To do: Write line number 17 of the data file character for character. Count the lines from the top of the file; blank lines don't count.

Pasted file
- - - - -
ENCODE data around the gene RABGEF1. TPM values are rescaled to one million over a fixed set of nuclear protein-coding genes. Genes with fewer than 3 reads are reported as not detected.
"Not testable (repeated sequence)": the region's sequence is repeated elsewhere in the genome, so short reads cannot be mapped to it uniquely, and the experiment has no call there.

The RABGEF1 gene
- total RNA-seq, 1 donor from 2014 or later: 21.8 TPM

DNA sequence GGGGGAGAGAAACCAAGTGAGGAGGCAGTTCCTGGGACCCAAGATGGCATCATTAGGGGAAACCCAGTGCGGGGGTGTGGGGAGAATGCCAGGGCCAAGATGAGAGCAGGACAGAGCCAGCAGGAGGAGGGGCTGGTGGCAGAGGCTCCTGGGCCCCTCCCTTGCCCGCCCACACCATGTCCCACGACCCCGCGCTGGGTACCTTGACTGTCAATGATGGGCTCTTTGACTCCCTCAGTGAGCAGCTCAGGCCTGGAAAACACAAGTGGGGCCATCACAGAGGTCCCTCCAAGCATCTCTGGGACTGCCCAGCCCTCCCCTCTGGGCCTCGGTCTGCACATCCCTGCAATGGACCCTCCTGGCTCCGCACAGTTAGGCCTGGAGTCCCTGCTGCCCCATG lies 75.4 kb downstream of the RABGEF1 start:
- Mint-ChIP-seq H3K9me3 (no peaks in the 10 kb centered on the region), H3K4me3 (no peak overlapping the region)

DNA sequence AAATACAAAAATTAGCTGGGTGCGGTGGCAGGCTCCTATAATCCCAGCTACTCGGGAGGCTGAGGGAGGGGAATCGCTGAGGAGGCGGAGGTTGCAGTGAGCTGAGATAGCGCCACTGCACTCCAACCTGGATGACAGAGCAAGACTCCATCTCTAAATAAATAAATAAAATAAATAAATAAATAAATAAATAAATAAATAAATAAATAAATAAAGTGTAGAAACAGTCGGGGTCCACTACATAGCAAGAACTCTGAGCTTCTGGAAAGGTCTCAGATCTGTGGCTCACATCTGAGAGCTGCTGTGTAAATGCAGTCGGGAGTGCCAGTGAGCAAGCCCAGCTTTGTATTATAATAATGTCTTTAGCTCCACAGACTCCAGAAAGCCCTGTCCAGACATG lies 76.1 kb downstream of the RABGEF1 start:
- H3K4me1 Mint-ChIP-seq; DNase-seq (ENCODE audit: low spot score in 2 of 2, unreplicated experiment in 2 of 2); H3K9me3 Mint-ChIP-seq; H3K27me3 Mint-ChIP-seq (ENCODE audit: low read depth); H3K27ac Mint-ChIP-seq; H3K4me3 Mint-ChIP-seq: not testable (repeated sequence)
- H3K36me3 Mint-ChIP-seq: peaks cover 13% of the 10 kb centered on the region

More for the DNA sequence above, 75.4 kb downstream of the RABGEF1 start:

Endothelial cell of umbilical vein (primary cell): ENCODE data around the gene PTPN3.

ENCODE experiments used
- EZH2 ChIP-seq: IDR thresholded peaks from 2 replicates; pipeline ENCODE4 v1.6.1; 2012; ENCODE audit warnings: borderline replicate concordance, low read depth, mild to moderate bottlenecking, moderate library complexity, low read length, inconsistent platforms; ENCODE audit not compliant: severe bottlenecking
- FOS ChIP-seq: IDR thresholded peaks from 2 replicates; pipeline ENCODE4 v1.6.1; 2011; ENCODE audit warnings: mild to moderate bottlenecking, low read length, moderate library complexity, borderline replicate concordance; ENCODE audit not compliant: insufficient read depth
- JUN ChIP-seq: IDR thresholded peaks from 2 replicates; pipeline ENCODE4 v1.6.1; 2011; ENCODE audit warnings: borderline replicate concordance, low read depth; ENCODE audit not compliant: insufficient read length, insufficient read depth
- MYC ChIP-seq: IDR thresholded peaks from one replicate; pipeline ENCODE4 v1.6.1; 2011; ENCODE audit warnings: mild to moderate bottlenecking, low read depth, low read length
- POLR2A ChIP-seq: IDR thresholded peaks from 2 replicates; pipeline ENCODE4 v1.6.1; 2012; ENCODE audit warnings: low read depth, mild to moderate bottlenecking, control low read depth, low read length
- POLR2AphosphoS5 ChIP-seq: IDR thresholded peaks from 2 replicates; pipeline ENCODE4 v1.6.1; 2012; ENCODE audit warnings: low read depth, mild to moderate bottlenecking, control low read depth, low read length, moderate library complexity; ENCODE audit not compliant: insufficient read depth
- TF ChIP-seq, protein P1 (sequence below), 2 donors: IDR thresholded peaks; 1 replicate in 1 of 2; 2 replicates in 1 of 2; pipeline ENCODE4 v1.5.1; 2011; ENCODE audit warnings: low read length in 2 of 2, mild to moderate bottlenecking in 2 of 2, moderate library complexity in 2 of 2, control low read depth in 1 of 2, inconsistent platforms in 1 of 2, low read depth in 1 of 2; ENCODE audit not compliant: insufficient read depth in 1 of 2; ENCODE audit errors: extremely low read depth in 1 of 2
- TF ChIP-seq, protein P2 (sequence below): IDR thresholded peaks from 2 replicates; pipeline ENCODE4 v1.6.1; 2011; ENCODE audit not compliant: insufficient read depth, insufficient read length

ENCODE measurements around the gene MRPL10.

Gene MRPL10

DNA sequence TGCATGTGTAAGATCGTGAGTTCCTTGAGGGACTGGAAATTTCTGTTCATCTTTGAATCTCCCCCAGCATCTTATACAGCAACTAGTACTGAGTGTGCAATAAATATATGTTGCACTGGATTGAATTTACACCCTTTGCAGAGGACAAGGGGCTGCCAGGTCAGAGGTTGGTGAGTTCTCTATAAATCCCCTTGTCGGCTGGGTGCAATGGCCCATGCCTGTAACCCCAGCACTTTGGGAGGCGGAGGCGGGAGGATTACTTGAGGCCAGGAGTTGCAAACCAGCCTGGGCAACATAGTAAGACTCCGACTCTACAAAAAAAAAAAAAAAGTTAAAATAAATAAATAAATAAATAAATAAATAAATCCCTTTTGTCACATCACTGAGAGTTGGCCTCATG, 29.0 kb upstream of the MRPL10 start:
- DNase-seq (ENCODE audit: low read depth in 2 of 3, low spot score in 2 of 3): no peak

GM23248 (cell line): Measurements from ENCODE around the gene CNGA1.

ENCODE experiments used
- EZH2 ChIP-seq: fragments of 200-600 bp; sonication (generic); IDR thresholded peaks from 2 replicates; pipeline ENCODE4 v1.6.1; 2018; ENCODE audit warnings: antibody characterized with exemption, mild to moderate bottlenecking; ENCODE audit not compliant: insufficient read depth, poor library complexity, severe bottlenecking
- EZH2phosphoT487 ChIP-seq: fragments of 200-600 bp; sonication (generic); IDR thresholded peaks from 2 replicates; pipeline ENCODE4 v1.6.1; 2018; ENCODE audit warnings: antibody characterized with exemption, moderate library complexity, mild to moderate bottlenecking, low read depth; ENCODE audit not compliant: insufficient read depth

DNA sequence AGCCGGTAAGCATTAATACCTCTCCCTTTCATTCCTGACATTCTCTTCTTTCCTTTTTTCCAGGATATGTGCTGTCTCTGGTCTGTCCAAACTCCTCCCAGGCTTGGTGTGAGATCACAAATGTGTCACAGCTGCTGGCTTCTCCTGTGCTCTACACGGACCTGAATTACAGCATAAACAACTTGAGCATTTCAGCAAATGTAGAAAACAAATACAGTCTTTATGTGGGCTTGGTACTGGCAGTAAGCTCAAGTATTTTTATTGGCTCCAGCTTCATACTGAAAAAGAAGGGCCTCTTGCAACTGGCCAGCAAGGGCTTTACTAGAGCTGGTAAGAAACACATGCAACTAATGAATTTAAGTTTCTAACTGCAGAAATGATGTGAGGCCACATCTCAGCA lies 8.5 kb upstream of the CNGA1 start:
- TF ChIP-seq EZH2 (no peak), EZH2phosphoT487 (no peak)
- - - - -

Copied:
- POLR2A ChIP-seq: IDR thresholded peaks from 2 replicates; pipeline ENCODE4 v1.6.1; 2012; ENCODE audit warnings: low read depth, mild to moderate bottlenecking, control low read depth, low read length